Following the recent scathing attack on the GCSE exam system by the private education sector – referring to exams as “mindless” and schools as “exam factories” – Harrow School, a leading UK private school, has developed its own qualification to counter the narrowness of current programmes.
The school in North-West London announced it will require students to complete work experience, play competitive team sport, serve the local community and develop life skills. This new programme has won support in many places and the exam board Edexcel has already agreed to accredit it.
The feeling amongst many in the private school sector has been concern surrounding the ever-increasing focus on tests and league tables. It’s generally agreed that a culture of teaching to pass has developed, at the detriment of pupils’ education. And Harrow School is not alone: many other schools have taken action to reduce the emphasis on the traditional exam system.
This year, 2009, saw the first high school in the UK ever to scrap the GCSE system entirely. Wellington College in Berkshire has chosen to offer a much broader system of study with a more flexible syllabus. Whilst Harrow School hasn’t been as extreme as to scrap the system entirely, the School has called for students to site no more than six GCSEs so that they may have the time to focus on extra-curricular activities too.
The Headmaster of Harrow, Barnaby Lenon, said, “Independent schools and boarding schools in particular, place a great emphasis on the importance of extra-curricular activities in the curriculum. The Harrow Diploma is one way of recognising this.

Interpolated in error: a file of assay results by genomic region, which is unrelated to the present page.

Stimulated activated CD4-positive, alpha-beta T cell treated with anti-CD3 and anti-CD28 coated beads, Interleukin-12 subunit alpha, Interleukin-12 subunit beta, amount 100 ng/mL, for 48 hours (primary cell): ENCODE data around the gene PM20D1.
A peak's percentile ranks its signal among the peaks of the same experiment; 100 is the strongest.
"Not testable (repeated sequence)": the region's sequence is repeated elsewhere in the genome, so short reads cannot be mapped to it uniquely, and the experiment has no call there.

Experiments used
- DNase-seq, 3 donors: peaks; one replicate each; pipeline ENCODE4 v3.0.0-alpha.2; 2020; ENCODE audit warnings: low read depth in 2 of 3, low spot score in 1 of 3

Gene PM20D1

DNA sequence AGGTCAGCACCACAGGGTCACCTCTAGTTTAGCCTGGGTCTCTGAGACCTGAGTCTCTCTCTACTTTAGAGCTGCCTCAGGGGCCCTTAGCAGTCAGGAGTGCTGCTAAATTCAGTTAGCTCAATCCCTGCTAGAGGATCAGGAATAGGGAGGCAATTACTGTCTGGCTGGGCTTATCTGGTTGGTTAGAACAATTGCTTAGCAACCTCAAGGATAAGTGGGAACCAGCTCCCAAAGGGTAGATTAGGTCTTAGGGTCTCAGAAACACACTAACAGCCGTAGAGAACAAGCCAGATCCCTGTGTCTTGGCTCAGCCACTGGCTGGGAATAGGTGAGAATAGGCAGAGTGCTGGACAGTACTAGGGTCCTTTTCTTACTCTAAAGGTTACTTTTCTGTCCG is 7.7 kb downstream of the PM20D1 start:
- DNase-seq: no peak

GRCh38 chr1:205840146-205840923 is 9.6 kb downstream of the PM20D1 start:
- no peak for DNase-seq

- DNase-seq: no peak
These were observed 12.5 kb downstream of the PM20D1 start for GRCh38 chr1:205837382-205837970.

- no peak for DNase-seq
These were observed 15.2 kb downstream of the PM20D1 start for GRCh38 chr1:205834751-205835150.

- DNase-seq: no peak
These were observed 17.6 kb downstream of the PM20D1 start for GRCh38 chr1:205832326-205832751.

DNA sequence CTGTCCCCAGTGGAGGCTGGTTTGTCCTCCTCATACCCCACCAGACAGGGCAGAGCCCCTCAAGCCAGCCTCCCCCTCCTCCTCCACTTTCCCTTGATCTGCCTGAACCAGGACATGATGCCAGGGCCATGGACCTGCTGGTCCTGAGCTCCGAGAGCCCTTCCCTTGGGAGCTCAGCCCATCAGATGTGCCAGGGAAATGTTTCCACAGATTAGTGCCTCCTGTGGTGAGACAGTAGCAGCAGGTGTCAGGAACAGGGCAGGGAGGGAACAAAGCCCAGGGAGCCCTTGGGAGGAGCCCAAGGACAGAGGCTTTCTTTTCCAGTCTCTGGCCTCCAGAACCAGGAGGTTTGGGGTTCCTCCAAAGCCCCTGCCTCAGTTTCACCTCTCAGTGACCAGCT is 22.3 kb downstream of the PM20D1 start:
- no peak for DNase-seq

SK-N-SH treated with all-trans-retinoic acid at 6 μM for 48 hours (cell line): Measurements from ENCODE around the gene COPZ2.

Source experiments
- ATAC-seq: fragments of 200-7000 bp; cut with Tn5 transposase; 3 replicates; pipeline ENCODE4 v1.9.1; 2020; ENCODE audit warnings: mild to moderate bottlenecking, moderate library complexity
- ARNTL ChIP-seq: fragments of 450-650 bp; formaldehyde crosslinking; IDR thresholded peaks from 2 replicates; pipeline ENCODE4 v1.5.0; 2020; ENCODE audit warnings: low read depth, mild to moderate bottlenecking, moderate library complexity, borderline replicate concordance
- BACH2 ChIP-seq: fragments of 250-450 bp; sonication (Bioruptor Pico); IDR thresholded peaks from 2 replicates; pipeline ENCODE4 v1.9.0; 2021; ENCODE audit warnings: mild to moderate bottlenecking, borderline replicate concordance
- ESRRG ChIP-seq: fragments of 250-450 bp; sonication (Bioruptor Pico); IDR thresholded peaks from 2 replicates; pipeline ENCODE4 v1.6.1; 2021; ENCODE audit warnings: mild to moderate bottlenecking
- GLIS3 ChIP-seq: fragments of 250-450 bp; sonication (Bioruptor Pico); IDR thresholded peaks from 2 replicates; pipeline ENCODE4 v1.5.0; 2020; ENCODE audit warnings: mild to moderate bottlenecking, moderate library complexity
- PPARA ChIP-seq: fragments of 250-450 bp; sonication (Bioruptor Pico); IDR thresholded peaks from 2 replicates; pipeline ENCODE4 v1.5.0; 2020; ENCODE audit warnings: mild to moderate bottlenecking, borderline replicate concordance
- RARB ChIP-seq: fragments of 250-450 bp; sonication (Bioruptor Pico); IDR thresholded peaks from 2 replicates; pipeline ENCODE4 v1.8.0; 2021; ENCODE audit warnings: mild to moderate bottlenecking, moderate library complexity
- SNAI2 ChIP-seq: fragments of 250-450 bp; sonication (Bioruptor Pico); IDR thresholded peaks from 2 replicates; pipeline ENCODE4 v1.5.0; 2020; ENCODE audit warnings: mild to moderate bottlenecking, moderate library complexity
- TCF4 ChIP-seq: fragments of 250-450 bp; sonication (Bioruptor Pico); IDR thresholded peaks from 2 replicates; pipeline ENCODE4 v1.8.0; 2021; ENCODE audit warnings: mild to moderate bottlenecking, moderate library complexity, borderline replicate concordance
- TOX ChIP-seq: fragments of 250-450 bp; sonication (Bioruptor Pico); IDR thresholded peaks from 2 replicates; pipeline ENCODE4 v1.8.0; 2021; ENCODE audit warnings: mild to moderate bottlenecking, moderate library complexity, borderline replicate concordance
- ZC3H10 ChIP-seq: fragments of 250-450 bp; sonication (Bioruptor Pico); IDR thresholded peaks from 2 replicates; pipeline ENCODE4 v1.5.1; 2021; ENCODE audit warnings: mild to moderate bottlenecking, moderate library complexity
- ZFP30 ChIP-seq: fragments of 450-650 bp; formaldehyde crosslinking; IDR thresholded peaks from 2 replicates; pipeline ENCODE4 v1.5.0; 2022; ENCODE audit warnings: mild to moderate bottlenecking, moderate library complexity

“Not everything we do can be measured – the spiritual and moral dimensions of life for example – but many areas of achievement can be rewarded through our diploma.
“The diploma inspires our students to achieve across a wide range of activities. It gives them that extra nudge and it defines clearly what we mean by a broad education.”
Describing the Harrow Diploma as “tough” and with a fail rate of one-third, I wonder that given Harrow’s rich history – it was founded in 1572 – what would Harrow’s past pupils such as Sir Winston Churchill think of such a move. As part of the diploma, students will have to get excellent grades in nine GCSEs and four AS levels. Further, they will be scored in five other areas, such as undertaking cultural and physical activities and “mastering communication”.
Pupils will be required to serve their community and the Harrow Diploma will place emphasis on raising money for charity, develop life skills such as first aid, taking work experience and completing programmes such as the Duke of Edinburgh Award.